As a writer, I often do research. The most valuable tool in my arsenal is the ability to look up stuff online. One day in 2015, that same tool also helped my daughter.
The Labor Day holiday is next weekend and people will take the opportunity for one last summer romp in the sunshine. It is a fair bet that some of them will sport brilliant sunburns. A small percentage of those will suffer a condition known as “Hell’s Itch.”
If you’ve never heard about it, you’re not alone. I only know because one Easter Sunday, when my daughter was in elementary school, we came home from a 5-day beach trip. By mid-afternoon, Kayla was crying and writhing on the floor on her back in agony. I knew she was sincere but couldn’t figure out what was going on. Mark suggested Benadryl and Tylenol, which gave her some relief, but by 5:30, the pain was intense. Kayla described it as a thousand knives stabbing deep into her back, causing great pain and a burning itch. Arriving at the urgent care center 30 minutes before they closed on Easter Sunday helped us get speedy service. However, I was annoyed at the physician because she didn’t take my daughter’s complaints seriously. I was persistent enough to force an antihistamine shot and a prescription for stronger antihistamines than Benadryl.
The shot helped, but it wore off by 10:00 p.m. so I tried to follow the doctor’s advice and put cortisone cream and Benadryl cream on her. As soon as I got it on her, I had to start wiping it off. The creams only made her hurt worse. By that time, Mark was also awake, so after we gave Kayla an oatmeal bath, the three of us sat up waiting for the prescription antihistamine to take effect. While we were sitting up, I googled “intense sunburn itch” and that’s when I first learned about Hell’s Itch.
In 2015, the medical community had not yet recognized the condition. But the descriptions and advice from the people who had suffered from it proved invaluable to us that evening. (The condition is slowly gaining recognition but I’m not sure how much.)
Hell’s Itch only happens to someone who has acquired a strong sunburn to an area of the body. For reasons no one knows, about 48 hours later, a sufferer experiences an unbearable sensation that runs in waves over the sunburnt areas. Even if you are one of the 5 - 10% of people who ever experience this, it doesn’t happen every time you get sunburned. Some people experience it once and then don’t have it happen again for 20 years, even if they get sunburned in the meantime. In almost everyone, the symptoms subside on their own after 8 to 48 hours.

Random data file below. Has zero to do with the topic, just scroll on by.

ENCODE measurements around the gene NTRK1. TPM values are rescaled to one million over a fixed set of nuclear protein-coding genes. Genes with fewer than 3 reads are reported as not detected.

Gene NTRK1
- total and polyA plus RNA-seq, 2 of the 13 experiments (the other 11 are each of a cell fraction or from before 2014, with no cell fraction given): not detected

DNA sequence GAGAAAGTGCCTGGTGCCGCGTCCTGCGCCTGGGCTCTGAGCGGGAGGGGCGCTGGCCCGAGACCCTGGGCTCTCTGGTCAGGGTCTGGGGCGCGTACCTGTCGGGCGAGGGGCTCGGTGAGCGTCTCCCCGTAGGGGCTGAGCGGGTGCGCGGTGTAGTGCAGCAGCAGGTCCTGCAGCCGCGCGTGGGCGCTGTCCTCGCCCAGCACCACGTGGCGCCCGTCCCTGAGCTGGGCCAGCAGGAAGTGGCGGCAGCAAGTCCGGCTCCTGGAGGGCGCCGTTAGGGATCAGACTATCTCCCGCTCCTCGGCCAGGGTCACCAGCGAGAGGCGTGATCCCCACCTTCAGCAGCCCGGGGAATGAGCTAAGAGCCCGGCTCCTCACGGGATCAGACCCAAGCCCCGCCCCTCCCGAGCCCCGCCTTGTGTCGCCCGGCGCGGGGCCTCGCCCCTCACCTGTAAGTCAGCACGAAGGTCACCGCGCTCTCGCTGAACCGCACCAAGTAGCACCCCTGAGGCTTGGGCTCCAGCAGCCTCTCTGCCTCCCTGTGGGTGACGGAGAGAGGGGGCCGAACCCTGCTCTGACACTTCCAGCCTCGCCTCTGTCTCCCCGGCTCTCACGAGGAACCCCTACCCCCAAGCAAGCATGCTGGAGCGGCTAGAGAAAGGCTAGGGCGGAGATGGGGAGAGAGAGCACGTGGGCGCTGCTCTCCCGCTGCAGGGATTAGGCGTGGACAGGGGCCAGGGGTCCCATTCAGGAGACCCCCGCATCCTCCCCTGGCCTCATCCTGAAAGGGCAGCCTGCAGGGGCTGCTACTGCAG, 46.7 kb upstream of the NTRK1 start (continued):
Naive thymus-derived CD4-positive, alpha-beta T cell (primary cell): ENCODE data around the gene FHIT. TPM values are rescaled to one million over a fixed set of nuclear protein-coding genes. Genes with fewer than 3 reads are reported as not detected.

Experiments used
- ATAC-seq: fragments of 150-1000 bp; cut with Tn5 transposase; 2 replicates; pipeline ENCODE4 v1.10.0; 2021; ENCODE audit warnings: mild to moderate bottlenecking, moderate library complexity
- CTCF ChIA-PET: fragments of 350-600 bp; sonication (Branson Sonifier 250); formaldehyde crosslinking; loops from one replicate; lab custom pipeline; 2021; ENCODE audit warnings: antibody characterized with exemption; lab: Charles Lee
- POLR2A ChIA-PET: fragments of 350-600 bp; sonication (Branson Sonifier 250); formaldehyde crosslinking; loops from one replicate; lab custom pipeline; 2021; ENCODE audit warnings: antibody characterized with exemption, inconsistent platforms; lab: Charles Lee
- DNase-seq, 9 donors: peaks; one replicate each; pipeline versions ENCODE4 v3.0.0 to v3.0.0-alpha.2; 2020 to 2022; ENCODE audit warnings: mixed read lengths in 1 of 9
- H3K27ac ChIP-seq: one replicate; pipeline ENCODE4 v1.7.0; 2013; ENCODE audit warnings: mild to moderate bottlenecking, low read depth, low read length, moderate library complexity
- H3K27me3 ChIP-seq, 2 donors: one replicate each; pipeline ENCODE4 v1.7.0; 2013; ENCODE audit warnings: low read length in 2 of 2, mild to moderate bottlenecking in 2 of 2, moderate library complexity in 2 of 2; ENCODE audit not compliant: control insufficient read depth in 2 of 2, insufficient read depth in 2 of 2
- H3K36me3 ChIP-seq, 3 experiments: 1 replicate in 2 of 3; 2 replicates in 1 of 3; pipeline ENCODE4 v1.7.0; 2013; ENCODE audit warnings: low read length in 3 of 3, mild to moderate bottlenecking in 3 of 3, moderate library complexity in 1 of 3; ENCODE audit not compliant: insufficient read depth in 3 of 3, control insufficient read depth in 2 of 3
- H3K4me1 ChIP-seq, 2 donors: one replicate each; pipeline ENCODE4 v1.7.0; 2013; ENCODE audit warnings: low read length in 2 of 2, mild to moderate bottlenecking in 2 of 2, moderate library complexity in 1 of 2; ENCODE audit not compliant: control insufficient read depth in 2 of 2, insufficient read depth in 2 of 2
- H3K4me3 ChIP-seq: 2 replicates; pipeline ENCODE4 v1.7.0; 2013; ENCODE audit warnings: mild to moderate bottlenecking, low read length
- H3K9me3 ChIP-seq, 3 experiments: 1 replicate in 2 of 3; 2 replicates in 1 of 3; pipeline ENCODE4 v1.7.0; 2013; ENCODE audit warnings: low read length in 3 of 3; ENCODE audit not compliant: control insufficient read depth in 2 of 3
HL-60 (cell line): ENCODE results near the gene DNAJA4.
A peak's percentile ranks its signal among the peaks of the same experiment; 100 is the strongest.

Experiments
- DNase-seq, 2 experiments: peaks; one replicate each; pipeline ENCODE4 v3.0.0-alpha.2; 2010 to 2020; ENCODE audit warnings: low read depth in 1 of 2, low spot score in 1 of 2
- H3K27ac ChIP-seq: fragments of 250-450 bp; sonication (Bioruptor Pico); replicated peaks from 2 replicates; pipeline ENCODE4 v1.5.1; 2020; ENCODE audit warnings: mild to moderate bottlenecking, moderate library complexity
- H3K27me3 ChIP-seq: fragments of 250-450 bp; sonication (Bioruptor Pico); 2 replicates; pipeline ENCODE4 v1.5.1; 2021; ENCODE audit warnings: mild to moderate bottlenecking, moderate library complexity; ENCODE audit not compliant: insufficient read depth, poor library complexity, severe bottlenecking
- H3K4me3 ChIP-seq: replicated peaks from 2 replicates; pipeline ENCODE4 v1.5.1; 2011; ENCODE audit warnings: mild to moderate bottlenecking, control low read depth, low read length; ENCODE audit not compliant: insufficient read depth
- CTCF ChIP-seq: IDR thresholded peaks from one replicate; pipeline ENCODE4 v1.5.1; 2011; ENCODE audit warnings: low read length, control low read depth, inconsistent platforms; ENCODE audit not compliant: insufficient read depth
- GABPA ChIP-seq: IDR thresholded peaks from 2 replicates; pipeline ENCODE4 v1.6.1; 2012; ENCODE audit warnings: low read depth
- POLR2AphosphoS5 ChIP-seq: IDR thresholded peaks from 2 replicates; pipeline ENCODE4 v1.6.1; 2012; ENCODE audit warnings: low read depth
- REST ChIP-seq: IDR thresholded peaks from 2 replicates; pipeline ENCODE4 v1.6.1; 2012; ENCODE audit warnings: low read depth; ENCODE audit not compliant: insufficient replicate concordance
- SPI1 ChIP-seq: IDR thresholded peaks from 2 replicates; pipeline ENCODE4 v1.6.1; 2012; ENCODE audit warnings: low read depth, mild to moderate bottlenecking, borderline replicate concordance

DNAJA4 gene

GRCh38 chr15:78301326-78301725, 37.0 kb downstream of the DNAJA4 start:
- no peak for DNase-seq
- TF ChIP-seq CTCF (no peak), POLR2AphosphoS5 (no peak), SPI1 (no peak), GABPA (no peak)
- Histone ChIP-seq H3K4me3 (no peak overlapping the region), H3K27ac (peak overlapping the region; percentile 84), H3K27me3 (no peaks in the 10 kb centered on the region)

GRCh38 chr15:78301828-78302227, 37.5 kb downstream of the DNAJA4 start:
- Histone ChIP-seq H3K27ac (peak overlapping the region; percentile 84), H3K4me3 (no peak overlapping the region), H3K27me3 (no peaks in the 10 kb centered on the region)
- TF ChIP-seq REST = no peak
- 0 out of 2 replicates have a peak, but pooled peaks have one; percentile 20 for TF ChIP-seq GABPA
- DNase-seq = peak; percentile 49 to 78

The stories I found on the internet described the same symptoms that Kayla was experiencing. One sufferer was a former marine who admitted that he was embarrassed that this—whatever—had brought him to his knees. Another was a former paratrooper who said the same thing. The adults who described it said that it felt like fire ants were crawling underneath your skin, constantly biting.
A very important point to remember if you encounter Hell’s Itch is that the normal sunburn remedies—aloe vera, cortisone and antihistamine creams—only make the itch worse.
There were only three things that seemed to help the people who experienced this, and two of them were the opposite of what you would do for a normal sunburn. The first remedy that gave most people relief was to take a scalding hot shower for at least 15 to 20 minutes. The second remedy was peppermint oil, not something I keep on hand. The third remedy that helped was a prescription antihistamine. (Not all sunburn specialists agree antihistamines work, but they did for Kayla). The brand name for the one that helped Kayla is Atarax, and the generic is something like hydroxyzine HCL. Basic pain relievers like Tylenol and Advil also helped, although without the antihistamines the most they did was take the edge off.
True to my research, Kayla was fine by the following Tuesday. But I hope I never see her in such agony ever again. And if you find someone who is experiencing similar symptoms, please don’t think they’re making things up. They are not making it up, and they are really hurting.